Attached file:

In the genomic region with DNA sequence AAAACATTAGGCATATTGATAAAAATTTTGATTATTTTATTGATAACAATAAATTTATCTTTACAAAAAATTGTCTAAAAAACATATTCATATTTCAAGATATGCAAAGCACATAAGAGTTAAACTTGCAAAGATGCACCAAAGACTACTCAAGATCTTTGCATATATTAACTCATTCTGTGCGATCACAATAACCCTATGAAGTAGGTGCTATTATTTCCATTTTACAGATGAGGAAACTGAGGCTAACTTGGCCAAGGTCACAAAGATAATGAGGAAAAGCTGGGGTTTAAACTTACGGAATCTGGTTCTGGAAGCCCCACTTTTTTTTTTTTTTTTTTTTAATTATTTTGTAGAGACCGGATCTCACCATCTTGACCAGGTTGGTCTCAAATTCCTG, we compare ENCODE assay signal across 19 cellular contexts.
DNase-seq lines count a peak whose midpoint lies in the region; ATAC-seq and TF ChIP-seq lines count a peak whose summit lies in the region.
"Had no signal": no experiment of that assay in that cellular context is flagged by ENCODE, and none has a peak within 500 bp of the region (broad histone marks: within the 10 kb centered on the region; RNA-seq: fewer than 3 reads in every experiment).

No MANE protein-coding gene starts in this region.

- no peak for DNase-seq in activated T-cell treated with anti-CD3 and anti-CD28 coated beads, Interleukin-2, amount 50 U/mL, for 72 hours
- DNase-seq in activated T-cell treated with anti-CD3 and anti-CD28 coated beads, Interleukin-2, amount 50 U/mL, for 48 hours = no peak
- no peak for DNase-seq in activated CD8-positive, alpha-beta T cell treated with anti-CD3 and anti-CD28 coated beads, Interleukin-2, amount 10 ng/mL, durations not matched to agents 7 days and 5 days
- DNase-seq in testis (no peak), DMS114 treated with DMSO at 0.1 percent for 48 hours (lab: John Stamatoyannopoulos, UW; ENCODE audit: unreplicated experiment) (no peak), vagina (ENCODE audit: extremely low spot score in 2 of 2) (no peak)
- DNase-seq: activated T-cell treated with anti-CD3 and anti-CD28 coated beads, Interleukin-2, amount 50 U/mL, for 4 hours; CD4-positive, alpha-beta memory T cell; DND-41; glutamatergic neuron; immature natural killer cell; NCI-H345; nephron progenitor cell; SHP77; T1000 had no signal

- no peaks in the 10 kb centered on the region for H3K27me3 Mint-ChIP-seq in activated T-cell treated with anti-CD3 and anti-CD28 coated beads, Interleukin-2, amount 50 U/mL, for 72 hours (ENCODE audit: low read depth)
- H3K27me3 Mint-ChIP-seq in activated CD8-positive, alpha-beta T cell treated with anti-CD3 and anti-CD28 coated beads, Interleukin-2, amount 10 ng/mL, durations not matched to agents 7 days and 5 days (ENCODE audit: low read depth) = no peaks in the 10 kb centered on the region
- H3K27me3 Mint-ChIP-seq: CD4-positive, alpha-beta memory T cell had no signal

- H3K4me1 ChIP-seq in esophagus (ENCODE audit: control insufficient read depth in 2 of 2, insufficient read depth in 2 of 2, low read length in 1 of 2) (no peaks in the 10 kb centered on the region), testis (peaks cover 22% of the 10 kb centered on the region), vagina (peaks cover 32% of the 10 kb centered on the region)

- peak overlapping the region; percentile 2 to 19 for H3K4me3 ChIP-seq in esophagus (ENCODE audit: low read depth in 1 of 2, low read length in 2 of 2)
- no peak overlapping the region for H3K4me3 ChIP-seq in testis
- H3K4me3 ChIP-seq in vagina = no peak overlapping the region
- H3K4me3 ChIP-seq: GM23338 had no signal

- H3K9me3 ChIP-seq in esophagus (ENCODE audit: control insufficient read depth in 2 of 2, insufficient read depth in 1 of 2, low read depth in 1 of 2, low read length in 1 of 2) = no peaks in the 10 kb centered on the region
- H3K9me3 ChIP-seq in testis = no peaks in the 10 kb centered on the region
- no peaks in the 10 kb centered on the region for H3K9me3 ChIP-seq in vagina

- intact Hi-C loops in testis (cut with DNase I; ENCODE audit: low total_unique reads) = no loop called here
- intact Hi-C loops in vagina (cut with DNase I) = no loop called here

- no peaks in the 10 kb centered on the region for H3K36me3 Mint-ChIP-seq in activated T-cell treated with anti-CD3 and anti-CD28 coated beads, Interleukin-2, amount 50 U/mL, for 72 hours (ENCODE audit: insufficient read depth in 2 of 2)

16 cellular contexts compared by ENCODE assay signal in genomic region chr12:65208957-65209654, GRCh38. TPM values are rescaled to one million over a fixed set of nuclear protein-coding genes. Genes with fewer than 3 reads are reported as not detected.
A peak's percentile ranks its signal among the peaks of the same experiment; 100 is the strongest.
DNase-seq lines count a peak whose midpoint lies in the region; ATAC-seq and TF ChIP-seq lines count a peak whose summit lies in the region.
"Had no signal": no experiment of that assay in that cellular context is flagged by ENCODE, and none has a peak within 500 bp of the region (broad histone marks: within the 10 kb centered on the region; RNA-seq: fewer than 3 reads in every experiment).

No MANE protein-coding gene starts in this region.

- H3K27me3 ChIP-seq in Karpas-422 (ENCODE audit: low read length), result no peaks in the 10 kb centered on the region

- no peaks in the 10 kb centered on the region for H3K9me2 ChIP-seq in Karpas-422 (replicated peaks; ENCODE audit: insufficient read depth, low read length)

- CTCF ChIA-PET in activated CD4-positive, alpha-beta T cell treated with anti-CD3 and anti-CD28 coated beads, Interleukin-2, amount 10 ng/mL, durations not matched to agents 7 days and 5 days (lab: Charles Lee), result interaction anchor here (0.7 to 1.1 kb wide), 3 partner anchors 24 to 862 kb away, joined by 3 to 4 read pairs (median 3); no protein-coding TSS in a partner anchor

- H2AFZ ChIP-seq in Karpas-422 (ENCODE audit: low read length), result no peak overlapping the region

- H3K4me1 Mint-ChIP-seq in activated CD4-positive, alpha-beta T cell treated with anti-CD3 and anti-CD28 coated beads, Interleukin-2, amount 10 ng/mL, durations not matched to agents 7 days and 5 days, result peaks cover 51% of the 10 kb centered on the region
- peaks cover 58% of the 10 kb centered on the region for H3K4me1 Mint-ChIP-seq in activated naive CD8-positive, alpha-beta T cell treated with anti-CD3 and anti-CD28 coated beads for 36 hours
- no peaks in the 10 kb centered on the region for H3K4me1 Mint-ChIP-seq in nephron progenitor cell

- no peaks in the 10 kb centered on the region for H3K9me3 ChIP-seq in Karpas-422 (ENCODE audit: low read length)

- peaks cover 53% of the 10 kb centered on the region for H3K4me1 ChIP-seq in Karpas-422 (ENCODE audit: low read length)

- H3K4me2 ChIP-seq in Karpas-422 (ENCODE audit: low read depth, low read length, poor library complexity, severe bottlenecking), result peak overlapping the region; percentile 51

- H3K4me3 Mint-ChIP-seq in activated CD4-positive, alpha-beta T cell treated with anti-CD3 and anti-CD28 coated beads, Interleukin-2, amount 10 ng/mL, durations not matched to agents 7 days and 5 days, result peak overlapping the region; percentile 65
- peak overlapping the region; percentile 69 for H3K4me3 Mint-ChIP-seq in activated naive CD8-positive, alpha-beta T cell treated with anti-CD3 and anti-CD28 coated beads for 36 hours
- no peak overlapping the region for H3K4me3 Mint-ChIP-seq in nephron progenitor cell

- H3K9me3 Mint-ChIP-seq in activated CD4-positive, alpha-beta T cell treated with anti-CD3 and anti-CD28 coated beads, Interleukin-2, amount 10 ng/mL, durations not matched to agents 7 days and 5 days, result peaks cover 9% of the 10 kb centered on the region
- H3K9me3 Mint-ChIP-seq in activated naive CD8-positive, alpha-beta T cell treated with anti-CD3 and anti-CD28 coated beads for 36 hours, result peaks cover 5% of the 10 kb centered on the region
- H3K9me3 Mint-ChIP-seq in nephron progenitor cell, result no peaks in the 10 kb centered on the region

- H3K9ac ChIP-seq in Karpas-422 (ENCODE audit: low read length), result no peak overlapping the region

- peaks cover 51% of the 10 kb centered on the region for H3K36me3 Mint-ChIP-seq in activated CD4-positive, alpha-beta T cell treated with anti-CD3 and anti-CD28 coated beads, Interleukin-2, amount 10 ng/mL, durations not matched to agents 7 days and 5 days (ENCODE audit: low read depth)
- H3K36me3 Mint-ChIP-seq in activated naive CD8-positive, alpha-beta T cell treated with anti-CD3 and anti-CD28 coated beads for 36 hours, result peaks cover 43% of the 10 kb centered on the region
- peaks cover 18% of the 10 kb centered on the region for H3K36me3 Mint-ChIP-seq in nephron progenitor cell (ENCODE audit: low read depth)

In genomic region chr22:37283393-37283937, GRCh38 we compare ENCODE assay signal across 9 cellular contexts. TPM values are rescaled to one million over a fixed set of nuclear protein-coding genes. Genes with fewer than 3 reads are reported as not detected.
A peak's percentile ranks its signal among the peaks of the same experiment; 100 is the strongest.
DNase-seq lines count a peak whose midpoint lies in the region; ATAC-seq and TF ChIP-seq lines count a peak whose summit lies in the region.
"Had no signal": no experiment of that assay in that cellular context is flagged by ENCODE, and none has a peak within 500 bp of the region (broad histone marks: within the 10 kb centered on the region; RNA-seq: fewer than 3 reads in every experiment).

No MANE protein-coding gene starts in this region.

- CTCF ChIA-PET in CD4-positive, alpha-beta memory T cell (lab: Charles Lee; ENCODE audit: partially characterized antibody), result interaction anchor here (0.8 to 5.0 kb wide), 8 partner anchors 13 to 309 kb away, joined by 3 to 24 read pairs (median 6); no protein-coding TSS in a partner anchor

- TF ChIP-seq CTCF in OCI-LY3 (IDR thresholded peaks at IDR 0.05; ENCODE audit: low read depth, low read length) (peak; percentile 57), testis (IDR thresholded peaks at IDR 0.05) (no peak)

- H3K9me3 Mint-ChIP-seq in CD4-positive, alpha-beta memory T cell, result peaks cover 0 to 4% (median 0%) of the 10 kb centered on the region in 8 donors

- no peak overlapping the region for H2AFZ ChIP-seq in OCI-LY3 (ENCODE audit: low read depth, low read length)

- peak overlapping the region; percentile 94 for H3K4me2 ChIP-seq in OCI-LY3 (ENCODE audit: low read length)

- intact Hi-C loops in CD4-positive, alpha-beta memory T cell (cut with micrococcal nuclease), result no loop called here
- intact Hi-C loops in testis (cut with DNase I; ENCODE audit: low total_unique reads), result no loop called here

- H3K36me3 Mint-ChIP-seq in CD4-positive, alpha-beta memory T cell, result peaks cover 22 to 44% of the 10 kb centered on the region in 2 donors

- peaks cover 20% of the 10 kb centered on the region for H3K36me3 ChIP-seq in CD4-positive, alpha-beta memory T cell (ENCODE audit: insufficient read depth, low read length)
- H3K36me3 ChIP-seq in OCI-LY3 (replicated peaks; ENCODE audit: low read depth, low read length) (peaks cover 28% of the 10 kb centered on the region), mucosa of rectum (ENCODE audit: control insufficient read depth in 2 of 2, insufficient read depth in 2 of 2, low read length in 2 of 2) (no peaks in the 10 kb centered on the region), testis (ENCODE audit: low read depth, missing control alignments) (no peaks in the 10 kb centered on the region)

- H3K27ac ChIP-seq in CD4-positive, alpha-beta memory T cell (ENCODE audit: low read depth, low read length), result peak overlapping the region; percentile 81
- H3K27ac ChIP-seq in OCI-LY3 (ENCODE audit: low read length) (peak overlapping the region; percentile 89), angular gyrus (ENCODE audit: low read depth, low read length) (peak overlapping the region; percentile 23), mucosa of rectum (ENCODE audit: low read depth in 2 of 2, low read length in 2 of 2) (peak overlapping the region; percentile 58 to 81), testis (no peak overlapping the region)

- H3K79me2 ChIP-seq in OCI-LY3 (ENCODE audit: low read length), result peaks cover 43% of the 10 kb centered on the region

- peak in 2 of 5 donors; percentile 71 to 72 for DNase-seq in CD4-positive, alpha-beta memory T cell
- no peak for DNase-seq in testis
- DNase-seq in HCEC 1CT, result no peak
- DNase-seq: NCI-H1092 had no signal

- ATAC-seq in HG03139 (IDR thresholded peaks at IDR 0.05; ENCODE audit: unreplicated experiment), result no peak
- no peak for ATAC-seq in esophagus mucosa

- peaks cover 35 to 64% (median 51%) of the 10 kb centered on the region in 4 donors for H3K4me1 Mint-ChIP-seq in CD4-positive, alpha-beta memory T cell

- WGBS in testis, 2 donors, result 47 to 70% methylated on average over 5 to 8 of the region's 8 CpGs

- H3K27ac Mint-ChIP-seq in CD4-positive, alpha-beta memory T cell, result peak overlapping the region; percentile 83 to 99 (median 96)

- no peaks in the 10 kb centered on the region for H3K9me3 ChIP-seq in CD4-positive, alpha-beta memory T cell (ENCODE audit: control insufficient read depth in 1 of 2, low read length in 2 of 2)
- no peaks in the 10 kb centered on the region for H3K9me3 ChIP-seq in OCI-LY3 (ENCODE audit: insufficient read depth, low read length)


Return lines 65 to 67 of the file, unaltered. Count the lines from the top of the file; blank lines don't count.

- H3K27ac ChIP-seq in OCI-LY3 (ENCODE audit: low read length) (peak overlapping the region; percentile 89), angular gyrus (ENCODE audit: low read depth, low read length) (peak overlapping the region; percentile 23), mucosa of rectum (ENCODE audit: low read depth in 2 of 2, low read length in 2 of 2) (peak overlapping the region; percentile 58 to 81), testis (no peak overlapping the region)

- H3K79me2 ChIP-seq in OCI-LY3 (ENCODE audit: low read length), result peaks cover 43% of the 10 kb centered on the region

- peak in 2 of 5 donors; percentile 71 to 72 for DNase-seq in CD4-positive, alpha-beta memory T cell